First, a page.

Overall in the memoir, there is a movement from silence in the first line of the first chapter — "You must not tell anyone" — to language in the last line of the last chapter — "It translated well.
She learns to talk-story by having listened to her mother. In this less feasible scenario that Kingston feels it necessary to create, her aunt is more than just a victim who is married to a stranger, estranged immediately, raped, then ostracized by her family and community, and finally left with no choice but to commit suicide.
For example, describing how her aunt "combed individuality" into her hair, Kingston imagines that first she "brushed her hair back from her forehead," then "looped a piece of thread, knotted into a circle between her index fingers and thumbs," around any loose hairs across her front hairline, and finally "pulled the thread away from her skin, ripping the hairs out neatly.
The two began a family the following year with the birth of their son Joseph Lawrence Chung Mei.
Kingston's fantasies must have direct bearing on her own life: Kingston wants to believe that her aunt had at least some positive control of her own destination rather than being merely a victim. This roundness was enmeshed in everyday life symbolically, in the round moon cakes and round doorways, the round tables of graduated sizes that fit one roundness inside another, round windows and rice bowls Kingston believes that her aunt decides to kill herself and her baby together in order to spare the child a life without family or purpose.
But what Kingston does not know, at least not until the memoir's final chapter, is that her mother hopes to strengthen her daughter emotionally and psychologically by giving her a sense of who she is and where she came from.
When No Name Woman gets pregnant by someone other then her husband, she threatens what Kingston terms the roundness, that is the harmony and the wholeness of her family and the larger community. Instead they attacked her and her family, showing their shame for the situation they were unwillingly placed in.
In one such scenario, her aunt is a timid woman ordered into submission by a rapist. As she imagines what old world China was like, she paints a picture of a repressive, strictly ordered society in which people were essentially unable to have private lives. Brave Orchid may have believed that the story would prevent her daughter from having sexual relations outside marriage and thereby bringing shame upon the family, but the daughter interprets the story according to values she can relate to, namely individualism and a strong, nurturing sense of womanhood.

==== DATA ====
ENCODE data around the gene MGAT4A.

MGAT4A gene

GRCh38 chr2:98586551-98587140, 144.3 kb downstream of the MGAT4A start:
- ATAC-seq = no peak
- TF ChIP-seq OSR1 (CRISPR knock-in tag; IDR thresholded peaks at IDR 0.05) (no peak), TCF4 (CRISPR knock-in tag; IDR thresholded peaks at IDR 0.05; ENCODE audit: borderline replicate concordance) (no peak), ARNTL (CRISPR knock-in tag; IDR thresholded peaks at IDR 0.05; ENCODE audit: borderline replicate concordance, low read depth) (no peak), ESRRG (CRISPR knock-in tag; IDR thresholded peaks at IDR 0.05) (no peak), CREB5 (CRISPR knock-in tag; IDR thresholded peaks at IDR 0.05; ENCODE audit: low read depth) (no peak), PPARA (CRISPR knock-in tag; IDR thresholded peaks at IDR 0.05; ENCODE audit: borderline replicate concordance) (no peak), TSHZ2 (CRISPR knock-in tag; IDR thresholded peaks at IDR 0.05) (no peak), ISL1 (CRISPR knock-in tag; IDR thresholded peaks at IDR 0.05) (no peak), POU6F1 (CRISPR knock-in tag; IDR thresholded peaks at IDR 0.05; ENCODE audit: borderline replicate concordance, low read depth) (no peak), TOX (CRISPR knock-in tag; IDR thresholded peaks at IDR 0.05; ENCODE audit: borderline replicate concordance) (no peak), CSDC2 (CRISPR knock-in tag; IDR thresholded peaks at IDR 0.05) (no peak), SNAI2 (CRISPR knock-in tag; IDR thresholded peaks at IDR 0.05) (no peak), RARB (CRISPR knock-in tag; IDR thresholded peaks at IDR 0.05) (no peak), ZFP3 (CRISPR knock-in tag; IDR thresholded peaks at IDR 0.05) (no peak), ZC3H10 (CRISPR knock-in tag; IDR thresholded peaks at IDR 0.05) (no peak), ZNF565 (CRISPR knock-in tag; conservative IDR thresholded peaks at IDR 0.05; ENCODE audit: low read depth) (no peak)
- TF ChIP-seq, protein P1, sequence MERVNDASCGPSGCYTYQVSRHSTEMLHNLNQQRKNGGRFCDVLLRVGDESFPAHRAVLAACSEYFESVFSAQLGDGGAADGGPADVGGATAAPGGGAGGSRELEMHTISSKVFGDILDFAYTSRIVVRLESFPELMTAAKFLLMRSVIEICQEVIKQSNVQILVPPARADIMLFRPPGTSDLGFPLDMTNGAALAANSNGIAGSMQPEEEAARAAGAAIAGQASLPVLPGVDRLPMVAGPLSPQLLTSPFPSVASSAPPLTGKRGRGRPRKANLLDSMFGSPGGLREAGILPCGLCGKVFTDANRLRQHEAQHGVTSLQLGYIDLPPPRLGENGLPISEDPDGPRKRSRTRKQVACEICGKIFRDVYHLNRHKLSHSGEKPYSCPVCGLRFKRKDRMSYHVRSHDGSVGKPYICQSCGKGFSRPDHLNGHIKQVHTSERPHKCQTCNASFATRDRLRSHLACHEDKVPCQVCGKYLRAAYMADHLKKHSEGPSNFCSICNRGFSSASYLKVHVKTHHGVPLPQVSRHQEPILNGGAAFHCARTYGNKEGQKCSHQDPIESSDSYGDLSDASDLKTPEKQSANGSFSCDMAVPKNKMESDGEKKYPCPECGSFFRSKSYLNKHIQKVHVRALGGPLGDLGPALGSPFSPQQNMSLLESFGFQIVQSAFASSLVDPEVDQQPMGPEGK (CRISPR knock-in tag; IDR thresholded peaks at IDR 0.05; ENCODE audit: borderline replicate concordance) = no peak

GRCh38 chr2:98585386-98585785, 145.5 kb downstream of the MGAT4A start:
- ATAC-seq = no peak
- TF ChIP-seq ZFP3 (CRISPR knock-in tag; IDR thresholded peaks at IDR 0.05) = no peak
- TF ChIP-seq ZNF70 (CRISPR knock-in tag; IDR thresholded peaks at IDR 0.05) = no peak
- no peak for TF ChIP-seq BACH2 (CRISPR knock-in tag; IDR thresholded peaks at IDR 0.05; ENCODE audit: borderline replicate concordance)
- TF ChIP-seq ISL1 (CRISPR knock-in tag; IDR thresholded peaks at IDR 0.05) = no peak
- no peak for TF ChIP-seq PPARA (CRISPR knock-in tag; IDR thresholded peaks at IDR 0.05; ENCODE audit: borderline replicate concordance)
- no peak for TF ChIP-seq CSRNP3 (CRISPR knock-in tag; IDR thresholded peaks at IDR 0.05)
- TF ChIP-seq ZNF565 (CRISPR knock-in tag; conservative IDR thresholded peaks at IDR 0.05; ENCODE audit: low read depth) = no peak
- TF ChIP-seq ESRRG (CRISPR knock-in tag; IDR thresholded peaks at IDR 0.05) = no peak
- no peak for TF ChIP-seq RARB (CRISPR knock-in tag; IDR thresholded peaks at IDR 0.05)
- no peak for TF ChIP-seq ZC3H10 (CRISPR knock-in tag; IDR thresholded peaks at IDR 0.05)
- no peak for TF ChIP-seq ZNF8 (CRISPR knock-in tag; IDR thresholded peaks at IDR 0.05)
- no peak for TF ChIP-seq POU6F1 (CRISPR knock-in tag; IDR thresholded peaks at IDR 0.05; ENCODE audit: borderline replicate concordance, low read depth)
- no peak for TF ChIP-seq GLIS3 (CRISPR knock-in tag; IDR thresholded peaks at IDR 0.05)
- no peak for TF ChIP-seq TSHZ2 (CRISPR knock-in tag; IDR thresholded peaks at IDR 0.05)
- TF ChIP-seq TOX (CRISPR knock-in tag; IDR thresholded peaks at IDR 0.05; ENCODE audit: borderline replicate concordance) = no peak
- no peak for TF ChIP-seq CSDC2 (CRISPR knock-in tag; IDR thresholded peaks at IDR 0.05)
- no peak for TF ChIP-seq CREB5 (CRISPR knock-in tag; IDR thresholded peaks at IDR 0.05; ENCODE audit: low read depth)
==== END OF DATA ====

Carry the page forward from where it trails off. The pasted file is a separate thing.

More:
In the village culture the male is the source of financial income.
Her mother warns her to be careful lest the same fate fall upon her.Maxine Hong Kingston's Woman Warrior - No Name Woman The excerpt, "No Name Woman", from Maxine Hong Kingston's book, Woman Warrior, gives insight into her life as a Chinese girl raised in America through a tragic story of her aunt's life, a young woman raised in.
Maxine Hong Kingston was born in Stockton, California on October 27, to first generation Chinese immigrant parents.
InKingston graduated with a degree in English from UC Berkeley. She married her husband Earl Kingston, an actor, the same year. Maxine Hong Kingston begins her search for a personal identity with the story of an aunt, to whom this first chapter's title refers.
Ironically, the first thing we read is Kingston's mother's warning Kingston, "You must not tell anyone what I am about to tell you.
The Woman Warrior study guide contains a biography of Maxine Kingston, literature essays, quiz questions, major themes, characters, and a full summary and analysis. “No Name Woman” introduces us to some of the book’s major themes. The first of these is silence. The second theme Hong Kingston introduces in “No Name Woman” is.
No Name Woman – by Maxine Hong Kingston "You must not tell anyone," my mother said, "what I am about to tell you. In China your father had a sister who killed herself. A summary of Chapter One: No Name Woman in Maxine Hong Kingston's The Woman Warrior.
Learn exactly what happened in this chapter, scene, or section of The Woman Warrior and what it means. Perfect for acing essays, tests, and quizzes, as well as for writing lesson plans.Download